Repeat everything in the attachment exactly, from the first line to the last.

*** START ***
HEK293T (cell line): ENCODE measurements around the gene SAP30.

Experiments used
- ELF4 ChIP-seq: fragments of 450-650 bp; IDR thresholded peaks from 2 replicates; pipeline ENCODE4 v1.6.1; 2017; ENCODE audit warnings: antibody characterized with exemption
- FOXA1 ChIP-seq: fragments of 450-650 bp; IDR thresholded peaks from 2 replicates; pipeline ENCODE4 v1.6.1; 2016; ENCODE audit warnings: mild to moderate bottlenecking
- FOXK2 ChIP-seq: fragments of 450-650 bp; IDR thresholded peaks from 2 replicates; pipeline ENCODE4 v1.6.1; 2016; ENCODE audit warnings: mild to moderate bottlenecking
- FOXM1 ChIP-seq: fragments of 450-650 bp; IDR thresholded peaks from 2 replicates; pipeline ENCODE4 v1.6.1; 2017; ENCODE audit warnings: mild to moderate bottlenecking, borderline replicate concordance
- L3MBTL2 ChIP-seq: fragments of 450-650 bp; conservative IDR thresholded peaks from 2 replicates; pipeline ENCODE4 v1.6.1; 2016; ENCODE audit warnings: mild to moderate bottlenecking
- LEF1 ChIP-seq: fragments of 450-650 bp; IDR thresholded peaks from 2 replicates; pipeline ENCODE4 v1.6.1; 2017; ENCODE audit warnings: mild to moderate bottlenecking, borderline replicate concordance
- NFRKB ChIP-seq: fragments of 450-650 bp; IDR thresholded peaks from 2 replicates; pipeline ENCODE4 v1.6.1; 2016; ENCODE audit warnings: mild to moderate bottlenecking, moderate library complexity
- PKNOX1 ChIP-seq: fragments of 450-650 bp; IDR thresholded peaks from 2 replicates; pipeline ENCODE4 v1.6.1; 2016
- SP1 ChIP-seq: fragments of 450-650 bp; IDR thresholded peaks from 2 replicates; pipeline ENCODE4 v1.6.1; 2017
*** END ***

HEK293T (cell line): ENCODE measurements around the gene SAP30.

Experiments used
- ELF4 ChIP-seq: fragments of 450-650 bp; IDR thresholded peaks from 2 replicates; pipeline ENCODE4 v1.6.1; 2017; ENCODE audit warnings: antibody characterized with exemption
- FOXA1 ChIP-seq: fragments of 450-650 bp; IDR thresholded peaks from 2 replicates; pipeline ENCODE4 v1.6.1; 2016; ENCODE audit warnings: mild to moderate bottlenecking
- FOXK2 ChIP-seq: fragments of 450-650 bp; IDR thresholded peaks from 2 replicates; pipeline ENCODE4 v1.6.1; 2016; ENCODE audit warnings: mild to moderate bottlenecking
- FOXM1 ChIP-seq: fragments of 450-650 bp; IDR thresholded peaks from 2 replicates; pipeline ENCODE4 v1.6.1; 2017; ENCODE audit warnings: mild to moderate bottlenecking, borderline replicate concordance
- L3MBTL2 ChIP-seq: fragments of 450-650 bp; conservative IDR thresholded peaks from 2 replicates; pipeline ENCODE4 v1.6.1; 2016; ENCODE audit warnings: mild to moderate bottlenecking
- LEF1 ChIP-seq: fragments of 450-650 bp; IDR thresholded peaks from 2 replicates; pipeline ENCODE4 v1.6.1; 2017; ENCODE audit warnings: mild to moderate bottlenecking, borderline replicate concordance
- NFRKB ChIP-seq: fragments of 450-650 bp; IDR thresholded peaks from 2 replicates; pipeline ENCODE4 v1.6.1; 2016; ENCODE audit warnings: mild to moderate bottlenecking, moderate library complexity
- PKNOX1 ChIP-seq: fragments of 450-650 bp; IDR thresholded peaks from 2 replicates; pipeline ENCODE4 v1.6.1; 2016
- SP1 ChIP-seq: fragments of 450-650 bp; IDR thresholded peaks from 2 replicates; pipeline ENCODE4 v1.6.1; 2017